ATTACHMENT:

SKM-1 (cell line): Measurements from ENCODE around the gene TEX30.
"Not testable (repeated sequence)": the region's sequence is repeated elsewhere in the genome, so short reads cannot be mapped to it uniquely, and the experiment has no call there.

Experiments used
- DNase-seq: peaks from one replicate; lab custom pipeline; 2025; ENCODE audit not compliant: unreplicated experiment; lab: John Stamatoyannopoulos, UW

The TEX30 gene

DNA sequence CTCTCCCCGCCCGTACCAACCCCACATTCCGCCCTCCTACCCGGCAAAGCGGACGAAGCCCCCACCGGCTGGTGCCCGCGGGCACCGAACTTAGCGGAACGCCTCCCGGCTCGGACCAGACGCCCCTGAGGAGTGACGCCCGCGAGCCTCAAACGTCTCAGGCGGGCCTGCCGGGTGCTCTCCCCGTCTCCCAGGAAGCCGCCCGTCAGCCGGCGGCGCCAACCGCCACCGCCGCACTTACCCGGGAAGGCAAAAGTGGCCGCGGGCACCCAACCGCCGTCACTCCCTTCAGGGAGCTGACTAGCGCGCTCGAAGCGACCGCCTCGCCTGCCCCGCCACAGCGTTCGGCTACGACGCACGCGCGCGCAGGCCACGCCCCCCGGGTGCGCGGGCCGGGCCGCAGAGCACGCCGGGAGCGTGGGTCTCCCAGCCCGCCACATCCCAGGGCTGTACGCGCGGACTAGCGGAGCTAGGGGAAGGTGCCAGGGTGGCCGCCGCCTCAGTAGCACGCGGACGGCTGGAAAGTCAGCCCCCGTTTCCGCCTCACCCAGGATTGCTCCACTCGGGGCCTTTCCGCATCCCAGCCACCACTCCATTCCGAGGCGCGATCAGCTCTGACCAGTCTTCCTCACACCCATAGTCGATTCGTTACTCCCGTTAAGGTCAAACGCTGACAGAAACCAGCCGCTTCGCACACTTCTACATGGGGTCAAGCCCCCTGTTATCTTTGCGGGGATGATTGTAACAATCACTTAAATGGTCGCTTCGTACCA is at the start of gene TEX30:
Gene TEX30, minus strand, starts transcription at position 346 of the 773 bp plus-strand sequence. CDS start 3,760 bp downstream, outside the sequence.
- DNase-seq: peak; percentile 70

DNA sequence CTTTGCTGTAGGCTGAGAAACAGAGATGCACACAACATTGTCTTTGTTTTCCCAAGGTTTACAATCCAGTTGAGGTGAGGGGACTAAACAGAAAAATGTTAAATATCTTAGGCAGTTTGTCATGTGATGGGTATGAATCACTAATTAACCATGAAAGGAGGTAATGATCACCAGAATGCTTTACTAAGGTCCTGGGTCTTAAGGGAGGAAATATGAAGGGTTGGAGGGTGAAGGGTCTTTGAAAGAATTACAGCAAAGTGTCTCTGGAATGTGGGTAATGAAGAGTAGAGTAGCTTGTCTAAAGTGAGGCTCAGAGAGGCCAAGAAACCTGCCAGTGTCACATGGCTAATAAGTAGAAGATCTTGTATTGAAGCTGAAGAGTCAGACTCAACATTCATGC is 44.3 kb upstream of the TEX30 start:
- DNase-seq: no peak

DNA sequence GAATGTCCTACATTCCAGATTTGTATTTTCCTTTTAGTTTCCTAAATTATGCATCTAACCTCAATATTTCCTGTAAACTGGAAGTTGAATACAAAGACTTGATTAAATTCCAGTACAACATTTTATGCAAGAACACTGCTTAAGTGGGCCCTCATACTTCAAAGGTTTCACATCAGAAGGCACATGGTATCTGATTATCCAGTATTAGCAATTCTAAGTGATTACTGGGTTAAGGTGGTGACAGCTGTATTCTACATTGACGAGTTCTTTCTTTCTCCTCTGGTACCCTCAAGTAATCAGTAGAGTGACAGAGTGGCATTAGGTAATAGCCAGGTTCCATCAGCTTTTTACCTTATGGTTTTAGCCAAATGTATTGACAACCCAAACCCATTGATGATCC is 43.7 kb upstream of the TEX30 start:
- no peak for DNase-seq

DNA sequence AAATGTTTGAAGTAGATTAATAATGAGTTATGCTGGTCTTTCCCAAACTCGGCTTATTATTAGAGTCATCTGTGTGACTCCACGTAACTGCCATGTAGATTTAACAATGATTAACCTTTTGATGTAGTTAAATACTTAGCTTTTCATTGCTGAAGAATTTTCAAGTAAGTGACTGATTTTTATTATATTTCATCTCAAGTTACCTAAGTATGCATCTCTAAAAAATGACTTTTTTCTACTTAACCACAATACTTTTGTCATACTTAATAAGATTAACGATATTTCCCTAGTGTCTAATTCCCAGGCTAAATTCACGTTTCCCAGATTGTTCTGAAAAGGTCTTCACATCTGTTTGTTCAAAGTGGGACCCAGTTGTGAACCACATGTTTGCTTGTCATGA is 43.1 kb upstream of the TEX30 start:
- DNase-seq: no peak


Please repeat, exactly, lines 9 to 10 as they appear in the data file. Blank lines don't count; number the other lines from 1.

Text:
DNA sequence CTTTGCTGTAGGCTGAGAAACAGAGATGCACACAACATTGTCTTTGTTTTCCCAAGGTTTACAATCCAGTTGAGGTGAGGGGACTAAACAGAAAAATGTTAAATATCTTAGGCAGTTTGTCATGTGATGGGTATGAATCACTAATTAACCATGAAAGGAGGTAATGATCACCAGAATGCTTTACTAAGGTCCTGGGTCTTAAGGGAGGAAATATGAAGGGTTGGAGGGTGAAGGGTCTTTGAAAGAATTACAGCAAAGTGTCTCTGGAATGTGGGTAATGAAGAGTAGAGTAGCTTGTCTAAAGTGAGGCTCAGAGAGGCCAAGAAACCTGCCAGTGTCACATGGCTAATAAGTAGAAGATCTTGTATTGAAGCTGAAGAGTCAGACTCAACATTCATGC is 44.3 kb upstream of the TEX30 start:
- DNase-seq: no peak